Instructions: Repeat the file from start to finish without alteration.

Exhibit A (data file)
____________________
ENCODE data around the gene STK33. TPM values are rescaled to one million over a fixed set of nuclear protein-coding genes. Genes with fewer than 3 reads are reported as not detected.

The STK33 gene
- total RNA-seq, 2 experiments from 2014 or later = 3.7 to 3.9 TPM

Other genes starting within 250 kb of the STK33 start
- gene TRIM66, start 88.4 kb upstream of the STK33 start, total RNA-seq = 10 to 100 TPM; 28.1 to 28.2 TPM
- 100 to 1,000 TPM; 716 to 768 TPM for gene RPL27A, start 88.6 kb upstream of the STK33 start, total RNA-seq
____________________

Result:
ENCODE data around the gene STK33. TPM values are rescaled to one million over a fixed set of nuclear protein-coding genes. Genes with fewer than 3 reads are reported as not detected.

The STK33 gene
- total RNA-seq, 2 experiments from 2014 or later = 3.7 to 3.9 TPM

Other genes starting within 250 kb of the STK33 start
- gene TRIM66, start 88.4 kb upstream of the STK33 start, total RNA-seq = 10 to 100 TPM; 28.1 to 28.2 TPM
- 100 to 1,000 TPM; 716 to 768 TPM for gene RPL27A, start 88.6 kb upstream of the STK33 start, total RNA-seq